- Poya Days (full moon) – once a month on full moon days there is a public holiday. Sri Lankan Buddhists spend the day making offerings at temples and performing other religious activities.
- Thai Pongol (14th/15th January) – a Hindu festival celebrating the sun god Suriya, the bringer of the rains Indra and the cow
- Independence Day (4th February)
- Maha Sivarathri (February/March) – Hindu festival dedicated to Shiva
- Good Friday (March/April)
- Sinhalese and Tamil New Year (April 14th)
- Deepavali (late October/November) – Hindu Festival of Lights (like Diwali in Northern India)
- Christmas (25th December)
Some Helpful Tips:
- Negombo is the closest ‘city’ to Bandaranaike airport, being about 20 minutes away, but Colombo can be reached in about 45 minutes by taxi
- Always arrange a price before getting into a tuk tuk or taxi (or ask for the meter to be turned on). Prices for tuk tuks are around 60LKR per km for locals, so try to barter to around this price.
- Sri Lanka looks small (and it is) but there’s honestly so much to see and do here! The biggest mistake you could make would be to rush your trip. Allow plenty of time in each destination and try to visit for at least 2 weeks. I spent nearly a month here and didn’t get to half the places I wanted to!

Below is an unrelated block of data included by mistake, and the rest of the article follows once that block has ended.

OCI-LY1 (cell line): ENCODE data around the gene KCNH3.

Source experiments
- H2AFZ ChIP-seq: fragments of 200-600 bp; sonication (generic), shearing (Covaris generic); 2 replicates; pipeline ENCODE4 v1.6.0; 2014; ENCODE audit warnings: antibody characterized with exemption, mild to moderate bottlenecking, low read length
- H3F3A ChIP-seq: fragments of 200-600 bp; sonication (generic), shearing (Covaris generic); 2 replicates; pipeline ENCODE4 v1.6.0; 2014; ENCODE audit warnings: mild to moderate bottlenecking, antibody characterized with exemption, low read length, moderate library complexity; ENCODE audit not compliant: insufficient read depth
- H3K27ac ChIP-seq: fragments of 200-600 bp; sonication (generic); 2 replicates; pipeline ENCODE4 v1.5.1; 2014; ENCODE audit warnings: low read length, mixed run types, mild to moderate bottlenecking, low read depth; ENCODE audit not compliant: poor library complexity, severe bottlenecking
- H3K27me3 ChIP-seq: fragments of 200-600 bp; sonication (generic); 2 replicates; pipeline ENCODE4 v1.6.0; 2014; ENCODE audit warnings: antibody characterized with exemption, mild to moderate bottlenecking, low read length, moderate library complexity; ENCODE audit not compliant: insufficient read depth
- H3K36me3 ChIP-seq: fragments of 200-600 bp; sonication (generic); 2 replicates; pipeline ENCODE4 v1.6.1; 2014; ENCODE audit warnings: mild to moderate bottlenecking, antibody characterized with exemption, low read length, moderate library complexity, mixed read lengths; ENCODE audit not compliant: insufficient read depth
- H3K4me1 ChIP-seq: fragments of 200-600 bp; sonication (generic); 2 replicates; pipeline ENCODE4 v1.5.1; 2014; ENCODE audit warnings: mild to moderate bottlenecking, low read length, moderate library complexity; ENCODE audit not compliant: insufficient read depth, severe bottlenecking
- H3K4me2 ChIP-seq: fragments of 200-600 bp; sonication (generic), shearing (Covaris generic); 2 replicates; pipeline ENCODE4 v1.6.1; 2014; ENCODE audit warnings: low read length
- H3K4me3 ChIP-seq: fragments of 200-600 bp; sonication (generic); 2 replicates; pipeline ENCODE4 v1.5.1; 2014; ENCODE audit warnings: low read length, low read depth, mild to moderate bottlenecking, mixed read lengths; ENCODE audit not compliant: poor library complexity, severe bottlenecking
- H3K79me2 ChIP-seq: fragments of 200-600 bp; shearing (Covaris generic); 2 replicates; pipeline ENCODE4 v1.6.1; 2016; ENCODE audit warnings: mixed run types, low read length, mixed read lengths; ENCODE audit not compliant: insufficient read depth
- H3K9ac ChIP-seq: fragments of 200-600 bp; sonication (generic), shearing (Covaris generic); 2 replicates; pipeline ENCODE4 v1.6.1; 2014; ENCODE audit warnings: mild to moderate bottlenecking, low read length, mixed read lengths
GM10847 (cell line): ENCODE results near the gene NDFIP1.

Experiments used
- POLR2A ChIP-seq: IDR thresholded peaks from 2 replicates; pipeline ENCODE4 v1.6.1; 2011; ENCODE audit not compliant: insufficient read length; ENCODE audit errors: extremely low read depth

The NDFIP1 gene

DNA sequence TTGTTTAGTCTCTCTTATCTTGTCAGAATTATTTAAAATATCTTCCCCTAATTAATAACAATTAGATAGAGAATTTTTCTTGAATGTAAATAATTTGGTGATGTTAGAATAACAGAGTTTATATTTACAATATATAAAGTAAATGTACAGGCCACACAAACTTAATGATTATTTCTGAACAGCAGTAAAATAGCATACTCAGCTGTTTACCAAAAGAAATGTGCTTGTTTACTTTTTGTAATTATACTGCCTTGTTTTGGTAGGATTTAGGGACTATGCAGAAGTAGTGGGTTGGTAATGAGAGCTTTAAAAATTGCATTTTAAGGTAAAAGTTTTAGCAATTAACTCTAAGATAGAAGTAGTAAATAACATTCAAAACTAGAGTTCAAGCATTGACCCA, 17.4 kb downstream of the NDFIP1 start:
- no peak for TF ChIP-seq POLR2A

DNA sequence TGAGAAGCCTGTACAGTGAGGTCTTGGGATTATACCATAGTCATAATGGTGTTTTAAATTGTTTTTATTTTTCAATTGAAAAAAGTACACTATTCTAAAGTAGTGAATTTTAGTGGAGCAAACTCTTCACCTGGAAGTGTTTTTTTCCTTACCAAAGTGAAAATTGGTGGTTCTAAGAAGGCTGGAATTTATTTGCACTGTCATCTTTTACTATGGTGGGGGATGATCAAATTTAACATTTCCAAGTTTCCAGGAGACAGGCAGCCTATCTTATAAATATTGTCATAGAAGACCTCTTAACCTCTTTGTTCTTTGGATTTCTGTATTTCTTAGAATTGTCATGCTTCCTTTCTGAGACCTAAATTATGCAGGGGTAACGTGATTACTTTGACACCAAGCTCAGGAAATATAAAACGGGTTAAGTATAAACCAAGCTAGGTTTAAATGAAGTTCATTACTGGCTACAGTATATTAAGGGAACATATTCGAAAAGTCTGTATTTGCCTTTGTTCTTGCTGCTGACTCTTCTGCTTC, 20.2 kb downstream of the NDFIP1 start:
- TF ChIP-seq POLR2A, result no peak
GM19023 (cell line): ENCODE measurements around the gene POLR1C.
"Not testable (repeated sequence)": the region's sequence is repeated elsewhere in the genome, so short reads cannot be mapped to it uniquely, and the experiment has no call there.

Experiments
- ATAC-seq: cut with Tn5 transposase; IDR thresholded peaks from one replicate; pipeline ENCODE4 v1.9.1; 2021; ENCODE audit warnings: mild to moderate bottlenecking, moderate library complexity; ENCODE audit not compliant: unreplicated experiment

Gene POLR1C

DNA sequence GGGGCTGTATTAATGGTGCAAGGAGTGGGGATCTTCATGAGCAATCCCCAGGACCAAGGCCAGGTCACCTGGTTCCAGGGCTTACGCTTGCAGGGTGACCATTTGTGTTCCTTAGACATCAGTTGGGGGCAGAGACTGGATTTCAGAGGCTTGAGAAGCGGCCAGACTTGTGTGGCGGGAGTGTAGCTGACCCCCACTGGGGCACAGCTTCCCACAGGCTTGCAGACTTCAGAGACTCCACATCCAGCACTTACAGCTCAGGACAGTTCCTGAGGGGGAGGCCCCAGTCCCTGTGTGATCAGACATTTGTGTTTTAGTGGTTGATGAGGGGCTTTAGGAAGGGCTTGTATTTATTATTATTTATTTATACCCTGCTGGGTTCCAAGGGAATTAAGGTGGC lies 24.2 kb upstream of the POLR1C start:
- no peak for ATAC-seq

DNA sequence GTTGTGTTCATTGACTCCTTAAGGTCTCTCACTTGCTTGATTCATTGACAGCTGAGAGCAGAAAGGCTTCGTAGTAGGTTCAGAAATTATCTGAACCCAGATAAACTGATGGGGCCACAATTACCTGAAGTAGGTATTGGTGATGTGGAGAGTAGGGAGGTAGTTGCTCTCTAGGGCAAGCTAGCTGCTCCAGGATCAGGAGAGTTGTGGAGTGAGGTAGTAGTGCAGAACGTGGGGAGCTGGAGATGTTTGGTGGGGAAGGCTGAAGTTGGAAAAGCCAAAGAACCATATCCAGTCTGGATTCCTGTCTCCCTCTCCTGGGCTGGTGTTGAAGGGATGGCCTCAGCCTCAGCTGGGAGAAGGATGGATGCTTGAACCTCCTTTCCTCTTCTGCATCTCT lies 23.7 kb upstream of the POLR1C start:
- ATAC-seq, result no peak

- Try out the public transport – it’s tempting to hire a driver for convenience but public transport is where you’ll meet locals and trust me it’s way more fun!
- Pack light, especially if you’re going to be using public transport (buses won’t stop if you have too much luggage)
- Dress respectfully – you can read about how to dress as a woman in Sri Lanka here
- Be patient – this country runs on its own time-frame and sometimes it can be pretty frustrating (especially when you’re train’s 3 hours late and you got told it was 15 minutes behind schedule), just remember to be patient and have a laugh
If you have any more questions, feel free to leave a comment below!